Winona LaDuke is a leader in cultural-based sustainable development strategies, renewable energy, sustainable food systems and Indigenous rights. To Be a Water Protector, explores issues that have been central to her activism for many years — sacred Mother Earth, our despoiling of Earth and the activism at Standing Rock and opposing Line 3. For this book, Winona discusses several elements of a New Green Economy and the lessons we can take from activists outside the US and Canada.
Policing Indigenous Movements: Dissent and the Security State documents the country’s national security systems and their methods when policing Indigenous activists and organizations as they demonstrate and seek to protect Indigenous territories and resources in the face of government-supported resource extraction. In measures to protect the land, prevent pipeline development and fracking, land and water defenders have created a national discussion about these issues and successfully slowed the rate of resource extraction.
In The Medicine of Peace, Jeffrey Ansloos, Nêhiyaw, Cree and English, and is a member of Fisher River Cree Nation (Ochekwi-Sipi; Treaty 5), explores the complex intersections of colonial violence, the current status of Indigenous youth in Canada in regard to violence and the possibilities of critical-Indigenous psychologies of nonviolence. Indigenous youth are disproportionately at risk for violent victimization and incarceration within the justice system. They are also marginalized and oppressed within our systems of academia, mental health and social work.
The Winona LaDuke Chronicles: Stories from the Front Lines in the Battle for Environmental Justice is a major work, a collection of current, pressing and inspirational stories of Indigenous communities from the Canadian subarctic to the heart of Dine Bii Kaya, Navajo Nation. Chronicles is a book literally risen from the ashes - beginning in 2008 after her home burned to the ground - and collectively is an accounting of Winona's personal path of recovery, finding strength and resilience in the writing itself as well as in her work.
Indigenous Nationhood: Empowering Grassroots Citizens is a current selection of blog posts (2010 to 2015) by well-known lawyer, activist and academic Pamela Palmater. Palmater offers critical legal and political commentary and analysis on legislation, Aboriginal rights, Canadian politics, First Nations politics and social issues such as murdered and missing Indigenous women, poverty, economics, education, sovereignty, Idle No More, identity and culture.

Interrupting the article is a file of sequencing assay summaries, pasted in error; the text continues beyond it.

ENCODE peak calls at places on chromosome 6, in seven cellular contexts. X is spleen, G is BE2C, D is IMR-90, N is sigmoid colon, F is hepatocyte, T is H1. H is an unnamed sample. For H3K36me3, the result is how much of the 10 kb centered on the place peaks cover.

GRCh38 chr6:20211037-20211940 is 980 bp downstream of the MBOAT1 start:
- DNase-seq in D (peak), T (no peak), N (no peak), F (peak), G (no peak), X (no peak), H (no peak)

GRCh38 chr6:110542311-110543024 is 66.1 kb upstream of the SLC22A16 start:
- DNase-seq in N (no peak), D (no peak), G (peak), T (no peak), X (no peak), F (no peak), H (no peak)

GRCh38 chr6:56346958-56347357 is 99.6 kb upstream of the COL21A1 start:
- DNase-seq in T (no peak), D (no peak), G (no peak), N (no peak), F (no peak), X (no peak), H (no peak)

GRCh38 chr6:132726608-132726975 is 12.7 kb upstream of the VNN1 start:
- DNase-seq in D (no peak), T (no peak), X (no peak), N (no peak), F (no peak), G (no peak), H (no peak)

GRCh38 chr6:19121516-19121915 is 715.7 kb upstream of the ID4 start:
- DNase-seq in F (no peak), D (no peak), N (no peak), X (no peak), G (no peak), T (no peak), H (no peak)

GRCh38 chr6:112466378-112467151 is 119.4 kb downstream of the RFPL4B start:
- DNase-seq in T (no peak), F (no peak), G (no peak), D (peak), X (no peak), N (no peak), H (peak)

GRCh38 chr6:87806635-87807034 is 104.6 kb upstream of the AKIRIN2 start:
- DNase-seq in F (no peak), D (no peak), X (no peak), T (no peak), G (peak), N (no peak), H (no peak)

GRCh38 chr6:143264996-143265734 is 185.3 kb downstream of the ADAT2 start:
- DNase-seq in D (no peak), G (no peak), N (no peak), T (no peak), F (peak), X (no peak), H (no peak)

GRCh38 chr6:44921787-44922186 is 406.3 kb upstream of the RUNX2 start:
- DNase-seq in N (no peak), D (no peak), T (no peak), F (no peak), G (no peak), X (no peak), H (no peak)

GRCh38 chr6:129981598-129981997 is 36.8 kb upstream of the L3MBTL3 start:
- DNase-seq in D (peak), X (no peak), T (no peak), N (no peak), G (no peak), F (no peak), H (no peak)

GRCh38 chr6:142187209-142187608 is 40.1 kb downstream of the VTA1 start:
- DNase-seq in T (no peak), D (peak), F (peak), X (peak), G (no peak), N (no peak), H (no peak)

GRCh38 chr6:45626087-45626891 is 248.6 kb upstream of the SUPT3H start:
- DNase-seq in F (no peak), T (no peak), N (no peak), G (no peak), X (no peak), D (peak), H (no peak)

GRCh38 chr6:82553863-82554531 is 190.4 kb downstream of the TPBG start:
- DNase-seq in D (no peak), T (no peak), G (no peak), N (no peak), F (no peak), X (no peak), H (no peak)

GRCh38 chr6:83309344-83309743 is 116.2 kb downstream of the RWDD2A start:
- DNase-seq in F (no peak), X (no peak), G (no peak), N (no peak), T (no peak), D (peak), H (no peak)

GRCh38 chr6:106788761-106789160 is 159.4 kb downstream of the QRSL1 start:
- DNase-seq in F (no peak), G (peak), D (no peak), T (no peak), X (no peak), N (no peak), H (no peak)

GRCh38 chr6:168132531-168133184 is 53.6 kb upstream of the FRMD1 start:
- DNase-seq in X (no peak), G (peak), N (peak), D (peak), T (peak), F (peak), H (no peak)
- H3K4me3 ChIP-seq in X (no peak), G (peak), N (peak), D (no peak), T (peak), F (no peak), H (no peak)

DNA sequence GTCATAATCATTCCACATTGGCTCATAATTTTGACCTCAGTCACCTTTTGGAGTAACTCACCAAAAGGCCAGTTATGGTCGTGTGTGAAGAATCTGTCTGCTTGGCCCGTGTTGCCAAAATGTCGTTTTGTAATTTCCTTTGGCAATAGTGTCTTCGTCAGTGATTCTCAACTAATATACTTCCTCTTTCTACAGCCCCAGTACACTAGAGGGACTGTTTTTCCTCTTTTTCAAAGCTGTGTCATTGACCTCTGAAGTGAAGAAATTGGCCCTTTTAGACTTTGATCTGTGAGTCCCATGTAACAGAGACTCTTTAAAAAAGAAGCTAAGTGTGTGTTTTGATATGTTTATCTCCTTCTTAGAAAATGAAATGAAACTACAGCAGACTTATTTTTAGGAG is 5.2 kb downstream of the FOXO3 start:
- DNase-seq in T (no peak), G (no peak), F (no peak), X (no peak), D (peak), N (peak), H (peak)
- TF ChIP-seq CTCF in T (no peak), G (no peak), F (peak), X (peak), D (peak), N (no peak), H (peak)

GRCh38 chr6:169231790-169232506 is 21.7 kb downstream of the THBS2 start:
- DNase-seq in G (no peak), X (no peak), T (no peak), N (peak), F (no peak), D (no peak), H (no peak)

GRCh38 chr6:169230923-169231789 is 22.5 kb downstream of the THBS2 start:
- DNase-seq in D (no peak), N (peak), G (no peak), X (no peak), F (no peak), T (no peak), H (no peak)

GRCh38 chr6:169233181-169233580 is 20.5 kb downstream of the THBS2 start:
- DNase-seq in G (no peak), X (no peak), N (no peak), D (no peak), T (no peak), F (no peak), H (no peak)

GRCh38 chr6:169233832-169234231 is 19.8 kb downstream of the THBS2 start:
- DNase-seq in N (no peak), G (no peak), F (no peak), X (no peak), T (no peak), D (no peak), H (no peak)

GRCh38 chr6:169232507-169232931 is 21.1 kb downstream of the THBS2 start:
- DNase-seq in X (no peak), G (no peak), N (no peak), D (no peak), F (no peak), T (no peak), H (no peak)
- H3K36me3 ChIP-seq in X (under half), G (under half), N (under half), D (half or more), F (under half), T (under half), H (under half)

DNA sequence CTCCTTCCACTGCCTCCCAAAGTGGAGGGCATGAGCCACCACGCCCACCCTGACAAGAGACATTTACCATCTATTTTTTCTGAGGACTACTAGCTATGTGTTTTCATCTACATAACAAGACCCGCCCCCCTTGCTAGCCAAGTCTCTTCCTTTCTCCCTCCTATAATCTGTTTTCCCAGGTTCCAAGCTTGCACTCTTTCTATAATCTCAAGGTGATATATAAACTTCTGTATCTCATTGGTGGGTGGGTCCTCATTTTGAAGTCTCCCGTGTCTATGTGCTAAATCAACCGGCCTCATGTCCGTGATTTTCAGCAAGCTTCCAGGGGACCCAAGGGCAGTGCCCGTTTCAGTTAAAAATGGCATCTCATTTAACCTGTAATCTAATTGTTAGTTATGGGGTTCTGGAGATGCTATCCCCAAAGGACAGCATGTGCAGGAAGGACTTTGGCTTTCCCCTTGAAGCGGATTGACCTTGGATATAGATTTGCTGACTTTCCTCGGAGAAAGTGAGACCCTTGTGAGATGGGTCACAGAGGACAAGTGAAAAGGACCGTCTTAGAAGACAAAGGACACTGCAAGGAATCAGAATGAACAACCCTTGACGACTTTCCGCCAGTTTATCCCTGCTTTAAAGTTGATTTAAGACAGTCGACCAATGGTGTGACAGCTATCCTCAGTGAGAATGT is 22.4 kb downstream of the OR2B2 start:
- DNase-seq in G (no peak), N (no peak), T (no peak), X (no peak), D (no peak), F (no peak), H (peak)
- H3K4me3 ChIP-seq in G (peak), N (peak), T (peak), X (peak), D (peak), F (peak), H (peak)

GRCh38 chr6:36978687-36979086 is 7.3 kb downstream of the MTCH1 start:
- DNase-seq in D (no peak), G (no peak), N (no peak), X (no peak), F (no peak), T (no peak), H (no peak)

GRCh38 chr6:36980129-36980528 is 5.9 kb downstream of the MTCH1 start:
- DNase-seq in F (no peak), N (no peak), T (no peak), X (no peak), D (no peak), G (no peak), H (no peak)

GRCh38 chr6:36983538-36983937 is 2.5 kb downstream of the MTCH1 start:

Nta'tugwaqanminen Our Story provides evidence that the Mi'gmaq of the Gespe'gewa'gi (Northern New Brunswick and the Gaspe Peninsula) have occupied their territory since time immemorial. They were the sole occupants of it prior to European settlement and occupied it on a continuous basis. This book was written through an alliance between the Mi'gmaq of Northern Gesp'gewa'gi (Gaspe Peninsula), their Elders and a group of eminent researchers in the field with the aim of reclaiming their history, both oral and written, in the context of what is known as knowledge re-appropriation.
More Will Sing Their Way to Freedom is about Indigenous resistance and resurgence across lands and waters claimed by Canada. Both Indigenous and non-Indigenous contributors describe and analyze struggles against contemporary colonialism by the Canadian state and, more broadly, against the global colonial-capitalist system. Resistance includes Indigenous survival against centuries of genocidal policies and the on-going dispossession and destruction of Indigenous lands and waters.
Moving Forward, Giving Back: Transformative Aboriginal Adult Education describes the initiatives and strategies that have proven successful and transformative for adult urban Aboriginal students. Drawing upon the voices and experiences of Aboriginal adult learners themselves, editor Jim Silver has compiled an essential collection of ten essays written by adult edition professionals working in the Winnipeg inner-city region.
During the 1900s eugenics gained favour as a means of controlling the birth rate among “undesirable” populations in Canada. Though many people were targeted, the coercive sterilization of one group has gone largely unnoticed. An Act of Genocide: Colonialism and the Sterilization of Aboriginal Women unpacks long-buried archival evidence to begin documenting the forced sterilization of Aboriginal women in Canada.